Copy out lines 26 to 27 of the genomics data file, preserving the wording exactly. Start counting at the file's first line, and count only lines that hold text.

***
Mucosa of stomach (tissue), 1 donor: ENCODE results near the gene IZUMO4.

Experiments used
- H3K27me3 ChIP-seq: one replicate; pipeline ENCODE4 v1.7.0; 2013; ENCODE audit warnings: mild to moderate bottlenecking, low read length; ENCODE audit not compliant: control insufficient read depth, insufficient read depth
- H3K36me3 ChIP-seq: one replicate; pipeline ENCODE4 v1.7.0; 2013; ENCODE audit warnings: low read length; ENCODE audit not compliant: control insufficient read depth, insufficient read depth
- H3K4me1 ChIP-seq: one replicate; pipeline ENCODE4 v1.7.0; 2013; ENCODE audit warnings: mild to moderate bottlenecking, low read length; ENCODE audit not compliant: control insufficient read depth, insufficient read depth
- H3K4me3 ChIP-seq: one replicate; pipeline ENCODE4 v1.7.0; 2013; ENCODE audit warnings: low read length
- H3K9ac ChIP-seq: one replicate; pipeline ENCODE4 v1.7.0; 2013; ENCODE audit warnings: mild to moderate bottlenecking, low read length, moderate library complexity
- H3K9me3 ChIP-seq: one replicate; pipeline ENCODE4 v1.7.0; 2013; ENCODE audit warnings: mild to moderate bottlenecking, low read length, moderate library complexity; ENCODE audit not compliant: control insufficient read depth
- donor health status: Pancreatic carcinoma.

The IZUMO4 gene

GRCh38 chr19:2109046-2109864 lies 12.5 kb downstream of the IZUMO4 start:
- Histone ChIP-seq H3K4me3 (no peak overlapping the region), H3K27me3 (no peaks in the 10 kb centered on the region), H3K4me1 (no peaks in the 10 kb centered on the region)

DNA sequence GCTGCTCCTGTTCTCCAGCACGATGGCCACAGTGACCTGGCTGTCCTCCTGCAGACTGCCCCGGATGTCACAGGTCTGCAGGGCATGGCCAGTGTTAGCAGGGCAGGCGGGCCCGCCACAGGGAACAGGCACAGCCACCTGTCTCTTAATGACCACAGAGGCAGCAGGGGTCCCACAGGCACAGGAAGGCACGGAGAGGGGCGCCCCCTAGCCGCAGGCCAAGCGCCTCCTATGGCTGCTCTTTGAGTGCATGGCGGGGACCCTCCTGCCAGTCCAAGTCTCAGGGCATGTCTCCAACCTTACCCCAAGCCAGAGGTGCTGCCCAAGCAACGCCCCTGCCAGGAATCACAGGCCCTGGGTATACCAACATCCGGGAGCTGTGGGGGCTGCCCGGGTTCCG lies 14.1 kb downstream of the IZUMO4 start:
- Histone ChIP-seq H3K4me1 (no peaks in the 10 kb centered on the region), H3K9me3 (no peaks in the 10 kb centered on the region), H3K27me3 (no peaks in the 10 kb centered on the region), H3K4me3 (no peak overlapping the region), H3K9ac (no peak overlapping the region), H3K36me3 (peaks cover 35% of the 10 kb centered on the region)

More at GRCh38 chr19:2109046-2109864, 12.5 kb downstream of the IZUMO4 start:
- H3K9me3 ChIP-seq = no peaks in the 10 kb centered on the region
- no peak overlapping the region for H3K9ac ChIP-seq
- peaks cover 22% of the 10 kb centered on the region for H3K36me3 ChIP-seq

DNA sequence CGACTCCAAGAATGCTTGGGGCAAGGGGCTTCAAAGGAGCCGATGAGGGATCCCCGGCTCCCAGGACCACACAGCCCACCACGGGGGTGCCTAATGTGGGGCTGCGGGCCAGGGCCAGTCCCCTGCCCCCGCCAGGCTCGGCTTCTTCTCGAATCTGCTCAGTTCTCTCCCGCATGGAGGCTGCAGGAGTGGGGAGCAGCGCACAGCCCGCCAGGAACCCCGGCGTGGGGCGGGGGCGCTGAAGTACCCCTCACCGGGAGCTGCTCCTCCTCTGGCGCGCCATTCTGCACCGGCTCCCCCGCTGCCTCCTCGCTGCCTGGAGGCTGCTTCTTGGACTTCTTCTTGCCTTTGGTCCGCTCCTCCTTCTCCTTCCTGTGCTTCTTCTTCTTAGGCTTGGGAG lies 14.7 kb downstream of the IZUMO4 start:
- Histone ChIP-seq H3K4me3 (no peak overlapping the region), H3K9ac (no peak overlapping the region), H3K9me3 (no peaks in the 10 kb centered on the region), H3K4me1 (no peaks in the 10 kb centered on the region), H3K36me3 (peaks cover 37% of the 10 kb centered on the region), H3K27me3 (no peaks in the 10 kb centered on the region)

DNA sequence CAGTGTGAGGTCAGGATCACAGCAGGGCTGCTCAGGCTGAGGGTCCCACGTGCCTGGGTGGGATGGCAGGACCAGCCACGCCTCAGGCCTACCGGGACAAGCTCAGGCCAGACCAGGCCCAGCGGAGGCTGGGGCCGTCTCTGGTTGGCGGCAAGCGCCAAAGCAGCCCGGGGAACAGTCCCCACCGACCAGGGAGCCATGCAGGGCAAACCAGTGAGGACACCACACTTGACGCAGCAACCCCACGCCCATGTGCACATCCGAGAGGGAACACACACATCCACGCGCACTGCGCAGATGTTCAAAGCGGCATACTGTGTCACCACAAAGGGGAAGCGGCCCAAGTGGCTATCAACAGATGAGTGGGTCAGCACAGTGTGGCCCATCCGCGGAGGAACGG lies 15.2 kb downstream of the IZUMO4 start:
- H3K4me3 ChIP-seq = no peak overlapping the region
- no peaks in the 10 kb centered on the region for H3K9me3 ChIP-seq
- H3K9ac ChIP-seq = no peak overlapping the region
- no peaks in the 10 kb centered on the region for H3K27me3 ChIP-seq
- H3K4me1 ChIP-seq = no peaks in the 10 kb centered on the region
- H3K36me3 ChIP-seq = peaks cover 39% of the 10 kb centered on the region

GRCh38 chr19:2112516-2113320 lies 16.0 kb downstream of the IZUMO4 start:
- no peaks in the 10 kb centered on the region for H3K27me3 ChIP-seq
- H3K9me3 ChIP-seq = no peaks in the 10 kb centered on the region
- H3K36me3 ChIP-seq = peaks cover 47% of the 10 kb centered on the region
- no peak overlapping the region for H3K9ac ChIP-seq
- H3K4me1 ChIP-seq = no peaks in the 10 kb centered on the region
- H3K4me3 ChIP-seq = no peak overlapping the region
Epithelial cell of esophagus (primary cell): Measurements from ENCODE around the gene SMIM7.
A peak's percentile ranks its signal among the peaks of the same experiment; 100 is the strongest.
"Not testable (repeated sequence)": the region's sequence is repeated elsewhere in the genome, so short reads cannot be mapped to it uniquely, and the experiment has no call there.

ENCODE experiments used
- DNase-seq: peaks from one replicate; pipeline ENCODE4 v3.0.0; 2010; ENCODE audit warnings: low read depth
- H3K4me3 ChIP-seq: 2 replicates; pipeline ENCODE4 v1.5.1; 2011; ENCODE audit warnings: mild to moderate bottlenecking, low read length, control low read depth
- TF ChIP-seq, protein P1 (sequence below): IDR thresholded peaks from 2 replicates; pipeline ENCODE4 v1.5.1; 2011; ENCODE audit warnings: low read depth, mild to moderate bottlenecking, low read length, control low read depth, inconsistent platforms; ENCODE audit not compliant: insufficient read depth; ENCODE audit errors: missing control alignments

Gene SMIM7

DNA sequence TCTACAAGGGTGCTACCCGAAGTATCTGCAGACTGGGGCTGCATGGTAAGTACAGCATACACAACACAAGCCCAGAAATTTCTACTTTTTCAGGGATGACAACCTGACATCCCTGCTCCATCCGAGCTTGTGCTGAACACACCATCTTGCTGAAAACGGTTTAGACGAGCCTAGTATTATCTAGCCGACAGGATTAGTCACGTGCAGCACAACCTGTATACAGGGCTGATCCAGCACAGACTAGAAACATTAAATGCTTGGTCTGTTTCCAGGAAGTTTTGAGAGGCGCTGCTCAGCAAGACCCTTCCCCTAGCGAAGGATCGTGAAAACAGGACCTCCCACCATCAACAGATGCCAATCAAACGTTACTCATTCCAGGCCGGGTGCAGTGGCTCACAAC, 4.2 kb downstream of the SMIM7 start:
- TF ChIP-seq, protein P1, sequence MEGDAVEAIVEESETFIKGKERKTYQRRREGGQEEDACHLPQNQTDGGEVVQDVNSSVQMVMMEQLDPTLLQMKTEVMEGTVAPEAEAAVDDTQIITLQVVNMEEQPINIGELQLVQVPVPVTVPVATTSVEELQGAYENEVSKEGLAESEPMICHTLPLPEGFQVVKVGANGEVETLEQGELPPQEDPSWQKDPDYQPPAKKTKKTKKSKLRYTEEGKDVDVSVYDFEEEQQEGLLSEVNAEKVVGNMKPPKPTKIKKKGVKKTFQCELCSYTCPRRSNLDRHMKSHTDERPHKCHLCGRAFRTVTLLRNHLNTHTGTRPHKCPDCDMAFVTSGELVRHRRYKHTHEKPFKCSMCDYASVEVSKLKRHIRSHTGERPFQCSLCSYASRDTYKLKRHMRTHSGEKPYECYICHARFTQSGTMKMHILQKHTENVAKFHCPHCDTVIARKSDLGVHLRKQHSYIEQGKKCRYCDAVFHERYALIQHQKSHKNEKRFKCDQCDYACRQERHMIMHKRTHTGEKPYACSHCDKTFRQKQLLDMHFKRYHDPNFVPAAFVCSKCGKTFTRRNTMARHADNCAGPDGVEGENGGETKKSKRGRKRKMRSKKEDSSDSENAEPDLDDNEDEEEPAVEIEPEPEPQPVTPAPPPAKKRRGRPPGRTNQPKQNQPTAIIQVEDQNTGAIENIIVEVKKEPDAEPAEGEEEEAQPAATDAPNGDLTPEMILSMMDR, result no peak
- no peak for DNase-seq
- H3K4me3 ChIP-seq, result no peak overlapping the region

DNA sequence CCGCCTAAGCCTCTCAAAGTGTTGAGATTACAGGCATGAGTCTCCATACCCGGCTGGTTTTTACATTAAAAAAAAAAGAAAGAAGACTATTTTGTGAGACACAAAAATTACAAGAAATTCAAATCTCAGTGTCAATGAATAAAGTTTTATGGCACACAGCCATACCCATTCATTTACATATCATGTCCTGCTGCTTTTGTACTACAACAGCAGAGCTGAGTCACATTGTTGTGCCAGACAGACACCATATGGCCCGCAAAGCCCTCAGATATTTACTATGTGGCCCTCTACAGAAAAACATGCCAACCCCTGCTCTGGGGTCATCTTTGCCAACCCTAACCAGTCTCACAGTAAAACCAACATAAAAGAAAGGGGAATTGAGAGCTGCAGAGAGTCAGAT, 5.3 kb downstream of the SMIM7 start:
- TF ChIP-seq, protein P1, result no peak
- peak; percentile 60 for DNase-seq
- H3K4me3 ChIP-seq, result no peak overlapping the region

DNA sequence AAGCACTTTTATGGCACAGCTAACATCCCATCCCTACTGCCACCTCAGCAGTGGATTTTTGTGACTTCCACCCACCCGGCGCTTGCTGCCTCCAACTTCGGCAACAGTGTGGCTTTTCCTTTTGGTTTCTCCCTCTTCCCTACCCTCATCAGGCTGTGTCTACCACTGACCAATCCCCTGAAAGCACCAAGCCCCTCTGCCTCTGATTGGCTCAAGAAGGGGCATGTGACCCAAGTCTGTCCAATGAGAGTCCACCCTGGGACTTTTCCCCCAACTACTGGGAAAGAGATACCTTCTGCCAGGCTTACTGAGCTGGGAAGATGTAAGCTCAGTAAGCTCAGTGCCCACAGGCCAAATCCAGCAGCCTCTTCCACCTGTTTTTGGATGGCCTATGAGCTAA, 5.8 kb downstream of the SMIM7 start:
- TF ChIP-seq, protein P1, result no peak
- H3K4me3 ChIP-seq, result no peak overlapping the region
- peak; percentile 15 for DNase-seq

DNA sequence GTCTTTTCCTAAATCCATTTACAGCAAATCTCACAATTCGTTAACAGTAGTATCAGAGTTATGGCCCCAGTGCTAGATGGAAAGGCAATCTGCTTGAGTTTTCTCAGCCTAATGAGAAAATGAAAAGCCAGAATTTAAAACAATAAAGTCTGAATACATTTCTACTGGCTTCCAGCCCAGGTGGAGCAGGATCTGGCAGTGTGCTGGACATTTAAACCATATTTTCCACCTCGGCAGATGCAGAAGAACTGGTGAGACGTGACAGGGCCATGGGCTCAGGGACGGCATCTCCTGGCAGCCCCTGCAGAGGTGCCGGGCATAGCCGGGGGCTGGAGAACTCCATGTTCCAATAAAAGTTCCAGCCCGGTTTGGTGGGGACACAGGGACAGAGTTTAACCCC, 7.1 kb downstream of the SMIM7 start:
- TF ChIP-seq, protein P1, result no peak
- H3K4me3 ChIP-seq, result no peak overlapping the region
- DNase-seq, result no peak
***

- H3K4me1 ChIP-seq = no peaks in the 10 kb centered on the region
- H3K36me3 ChIP-seq = peaks cover 39% of the 10 kb centered on the region